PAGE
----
Summer reading. Always the bane of high school students’ summers, now middle schools and even elementary schools have also added summer reading as a requirement. Of course, summer reading lists vary from school to school, teacher to teacher. No matter whether you are assigned The Life of Pi, The Great Gatsby, or All Quiet on the Western Front, you can get your summer reading done and ace that test!
Haven’t started your list yet? No worries. First, divide and conquer. Rather than looking at the huge stack of books and bemoaning your fate, divide the number of pages by the number of days left in your summer. Starting early helps, but if you’ve let it go until mid-summer you can still finish by September if you set up a schedule.
Next, buy the books (secondhand if budgets don’t allow for a trip to Borders or Barnes and Noble). Don’t skimp and use library copies. With your own personal copies you can highlight memorable passages and events or write relevant notes in the margins. Both of these strategies are helpful in memorizing detailed material.
Once you’ve read a chapter, summarize it using your own words in a specially designated notebook. This notebook will become your study guide. Or, flashcards for each book are a second option (just remember to attach them to a ring to keep them organized). Flashcards are especially helpful for longer, more complicated works with many characters, events or multiple plot lines.
When it’s time for your pretest review, try to think like a teacher. What is the general theme(s) of the book? Who are the main characters? What is the author trying to say? Teachers are interested in what you got out of the book. Where do you see parallels to your life? Of course, it’s difficult to know exactly what the teacher is going to ask on the essay portion of your test, but try to come up with some general themes and you’ll already be ahead of the game.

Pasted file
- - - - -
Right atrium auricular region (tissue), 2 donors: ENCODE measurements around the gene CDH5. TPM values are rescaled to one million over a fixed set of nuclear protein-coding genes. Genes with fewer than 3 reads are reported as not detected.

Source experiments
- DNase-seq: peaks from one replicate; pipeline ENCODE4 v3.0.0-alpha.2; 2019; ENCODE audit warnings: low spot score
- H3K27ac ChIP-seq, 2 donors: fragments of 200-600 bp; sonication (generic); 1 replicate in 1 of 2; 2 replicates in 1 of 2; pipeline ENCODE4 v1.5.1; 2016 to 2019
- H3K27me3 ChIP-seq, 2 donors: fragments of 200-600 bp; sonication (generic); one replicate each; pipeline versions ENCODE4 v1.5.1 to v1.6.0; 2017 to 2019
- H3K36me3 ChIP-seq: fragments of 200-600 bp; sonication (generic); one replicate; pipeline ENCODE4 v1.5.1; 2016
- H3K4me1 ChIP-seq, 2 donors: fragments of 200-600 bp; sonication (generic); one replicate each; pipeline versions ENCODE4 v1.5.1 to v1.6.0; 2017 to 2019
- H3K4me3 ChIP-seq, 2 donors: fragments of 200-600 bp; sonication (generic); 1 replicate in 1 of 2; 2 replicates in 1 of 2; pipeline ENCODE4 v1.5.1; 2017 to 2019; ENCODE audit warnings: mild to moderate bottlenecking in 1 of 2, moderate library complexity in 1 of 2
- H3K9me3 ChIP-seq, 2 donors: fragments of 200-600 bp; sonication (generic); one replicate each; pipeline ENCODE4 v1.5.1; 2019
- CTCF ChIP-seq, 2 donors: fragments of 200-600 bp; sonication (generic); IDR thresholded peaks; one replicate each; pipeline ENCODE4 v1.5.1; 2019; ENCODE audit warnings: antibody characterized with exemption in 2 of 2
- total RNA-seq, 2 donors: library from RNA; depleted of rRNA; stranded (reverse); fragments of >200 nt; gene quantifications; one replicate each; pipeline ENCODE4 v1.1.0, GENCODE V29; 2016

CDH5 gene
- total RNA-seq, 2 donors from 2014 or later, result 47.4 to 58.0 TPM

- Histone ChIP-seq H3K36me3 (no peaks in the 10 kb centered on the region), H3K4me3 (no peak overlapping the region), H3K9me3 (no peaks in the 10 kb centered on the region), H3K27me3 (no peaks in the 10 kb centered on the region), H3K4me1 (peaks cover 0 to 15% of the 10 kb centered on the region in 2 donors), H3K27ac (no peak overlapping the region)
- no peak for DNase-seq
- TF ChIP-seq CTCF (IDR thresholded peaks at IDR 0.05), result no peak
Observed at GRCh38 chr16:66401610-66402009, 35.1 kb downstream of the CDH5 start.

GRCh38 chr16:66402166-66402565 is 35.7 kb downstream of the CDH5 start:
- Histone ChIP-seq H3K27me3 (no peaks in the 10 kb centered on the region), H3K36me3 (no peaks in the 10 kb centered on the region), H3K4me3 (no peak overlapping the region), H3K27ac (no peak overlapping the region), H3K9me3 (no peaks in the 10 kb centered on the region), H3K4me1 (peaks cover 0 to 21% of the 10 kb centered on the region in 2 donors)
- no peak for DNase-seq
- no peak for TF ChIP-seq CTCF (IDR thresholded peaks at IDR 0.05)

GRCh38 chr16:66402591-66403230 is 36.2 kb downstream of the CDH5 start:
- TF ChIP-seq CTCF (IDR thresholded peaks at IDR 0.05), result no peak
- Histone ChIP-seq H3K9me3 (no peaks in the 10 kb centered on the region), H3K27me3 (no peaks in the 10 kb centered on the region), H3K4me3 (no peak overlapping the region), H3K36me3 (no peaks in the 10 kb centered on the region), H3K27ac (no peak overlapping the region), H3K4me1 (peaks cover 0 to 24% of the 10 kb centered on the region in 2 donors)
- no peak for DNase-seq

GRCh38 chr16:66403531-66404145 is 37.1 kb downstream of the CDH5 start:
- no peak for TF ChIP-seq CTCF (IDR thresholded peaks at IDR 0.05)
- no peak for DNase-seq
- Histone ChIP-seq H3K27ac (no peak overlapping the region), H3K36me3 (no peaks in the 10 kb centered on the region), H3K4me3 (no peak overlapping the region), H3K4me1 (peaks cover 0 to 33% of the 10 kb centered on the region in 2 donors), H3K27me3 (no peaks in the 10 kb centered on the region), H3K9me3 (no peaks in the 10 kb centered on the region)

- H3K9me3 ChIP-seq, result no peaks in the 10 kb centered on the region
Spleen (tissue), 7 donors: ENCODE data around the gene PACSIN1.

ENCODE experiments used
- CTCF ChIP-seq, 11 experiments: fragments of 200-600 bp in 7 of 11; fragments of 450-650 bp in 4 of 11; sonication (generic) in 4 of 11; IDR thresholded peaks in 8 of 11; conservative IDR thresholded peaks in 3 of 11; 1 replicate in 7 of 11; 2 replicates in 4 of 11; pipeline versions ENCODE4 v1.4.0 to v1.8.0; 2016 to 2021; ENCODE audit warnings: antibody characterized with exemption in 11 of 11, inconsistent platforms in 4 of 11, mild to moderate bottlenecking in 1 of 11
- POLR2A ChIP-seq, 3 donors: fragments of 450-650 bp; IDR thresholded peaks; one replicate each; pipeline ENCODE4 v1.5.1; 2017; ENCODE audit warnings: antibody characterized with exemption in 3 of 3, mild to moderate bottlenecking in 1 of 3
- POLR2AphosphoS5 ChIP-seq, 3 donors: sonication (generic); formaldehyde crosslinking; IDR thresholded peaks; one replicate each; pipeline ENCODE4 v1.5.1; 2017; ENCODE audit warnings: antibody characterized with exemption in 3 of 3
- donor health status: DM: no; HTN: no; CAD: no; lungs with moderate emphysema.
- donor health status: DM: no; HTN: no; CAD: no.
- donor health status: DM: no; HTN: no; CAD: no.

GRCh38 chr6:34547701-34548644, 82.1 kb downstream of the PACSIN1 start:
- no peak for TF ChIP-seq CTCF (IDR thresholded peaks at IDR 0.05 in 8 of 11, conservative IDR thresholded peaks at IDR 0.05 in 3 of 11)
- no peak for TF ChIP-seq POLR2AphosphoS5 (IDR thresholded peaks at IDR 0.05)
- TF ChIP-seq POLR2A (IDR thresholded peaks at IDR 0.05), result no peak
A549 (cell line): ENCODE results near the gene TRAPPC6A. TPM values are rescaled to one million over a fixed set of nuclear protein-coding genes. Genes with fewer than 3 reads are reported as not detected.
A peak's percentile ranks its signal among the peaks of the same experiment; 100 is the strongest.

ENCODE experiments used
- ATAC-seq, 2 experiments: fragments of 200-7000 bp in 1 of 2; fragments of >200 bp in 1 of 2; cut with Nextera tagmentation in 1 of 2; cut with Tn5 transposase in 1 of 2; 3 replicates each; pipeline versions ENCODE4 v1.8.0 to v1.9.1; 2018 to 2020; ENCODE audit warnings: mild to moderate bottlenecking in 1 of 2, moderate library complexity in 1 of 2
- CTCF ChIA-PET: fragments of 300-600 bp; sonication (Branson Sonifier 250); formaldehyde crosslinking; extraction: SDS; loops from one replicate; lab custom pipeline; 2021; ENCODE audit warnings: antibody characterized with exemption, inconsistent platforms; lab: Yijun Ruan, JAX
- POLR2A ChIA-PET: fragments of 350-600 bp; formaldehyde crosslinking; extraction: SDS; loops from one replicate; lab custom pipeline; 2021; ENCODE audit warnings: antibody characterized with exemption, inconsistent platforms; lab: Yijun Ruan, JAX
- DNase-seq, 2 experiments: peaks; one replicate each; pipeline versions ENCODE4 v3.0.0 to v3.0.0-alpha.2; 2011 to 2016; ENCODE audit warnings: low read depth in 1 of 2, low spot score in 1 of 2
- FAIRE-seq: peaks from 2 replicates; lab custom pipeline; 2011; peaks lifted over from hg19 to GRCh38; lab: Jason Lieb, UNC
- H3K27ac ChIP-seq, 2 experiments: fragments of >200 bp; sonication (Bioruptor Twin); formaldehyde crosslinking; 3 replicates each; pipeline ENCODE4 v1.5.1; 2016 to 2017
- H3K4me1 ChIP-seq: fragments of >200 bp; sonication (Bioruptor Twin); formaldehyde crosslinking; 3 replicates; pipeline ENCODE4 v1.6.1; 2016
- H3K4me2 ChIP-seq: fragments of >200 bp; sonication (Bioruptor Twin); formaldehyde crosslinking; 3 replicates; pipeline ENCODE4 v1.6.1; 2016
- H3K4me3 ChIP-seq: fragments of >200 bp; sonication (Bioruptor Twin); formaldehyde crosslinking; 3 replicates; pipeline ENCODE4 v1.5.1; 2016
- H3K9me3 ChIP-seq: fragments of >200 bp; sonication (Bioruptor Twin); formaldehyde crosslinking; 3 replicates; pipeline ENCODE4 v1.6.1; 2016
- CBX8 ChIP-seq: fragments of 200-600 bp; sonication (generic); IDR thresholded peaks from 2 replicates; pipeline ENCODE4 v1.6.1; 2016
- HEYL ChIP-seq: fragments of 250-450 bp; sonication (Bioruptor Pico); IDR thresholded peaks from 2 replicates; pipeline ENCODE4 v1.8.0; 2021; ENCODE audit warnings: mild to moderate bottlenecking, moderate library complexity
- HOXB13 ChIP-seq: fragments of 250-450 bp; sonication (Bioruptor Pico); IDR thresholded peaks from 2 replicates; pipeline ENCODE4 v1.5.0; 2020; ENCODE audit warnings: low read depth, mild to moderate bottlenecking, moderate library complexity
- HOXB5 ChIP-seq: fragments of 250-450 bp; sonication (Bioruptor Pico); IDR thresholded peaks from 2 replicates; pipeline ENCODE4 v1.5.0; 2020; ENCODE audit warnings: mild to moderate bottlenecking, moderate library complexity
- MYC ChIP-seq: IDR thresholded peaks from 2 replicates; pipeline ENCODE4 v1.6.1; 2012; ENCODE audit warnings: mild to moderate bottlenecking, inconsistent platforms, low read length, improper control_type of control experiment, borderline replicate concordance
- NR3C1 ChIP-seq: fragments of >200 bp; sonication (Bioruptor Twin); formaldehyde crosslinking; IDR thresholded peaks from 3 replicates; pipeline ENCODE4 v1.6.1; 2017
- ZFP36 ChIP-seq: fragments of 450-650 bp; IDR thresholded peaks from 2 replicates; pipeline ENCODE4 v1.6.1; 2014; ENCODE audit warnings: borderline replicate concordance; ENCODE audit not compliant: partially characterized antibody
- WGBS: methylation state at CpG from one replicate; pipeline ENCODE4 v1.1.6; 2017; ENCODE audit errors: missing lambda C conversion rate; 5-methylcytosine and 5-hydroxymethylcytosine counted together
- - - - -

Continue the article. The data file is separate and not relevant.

A final note: never, never, NEVER use Cliff Notes or other shortcut “study guides” as a substitute for reading the book. Although these resources give a quick outline of a book’s plot, other elements are incredibly compromised including the complexities of characters, vivid descriptions of places and events, and the specific use of language that makes each author unique. In addition, when writing an essay based on a book, using Cliff Notes or other “prefab” analysis will be instantly obvious to a teacher (and graded as such).
So, pull out those books, grab a lounge chair and a lemonade and get started!
For 25 years, Back to Basics in Wilmington, Delaware has been recognized as the area’s undisputed leader in one-on-one tutoring. In addition, the firm offers a unique Delaware private school for grades K-12 and a Private Business and Trade School for adults. Back to Basics is the 2010 Better Business Bureau Torch Award for Marketplace Ethics.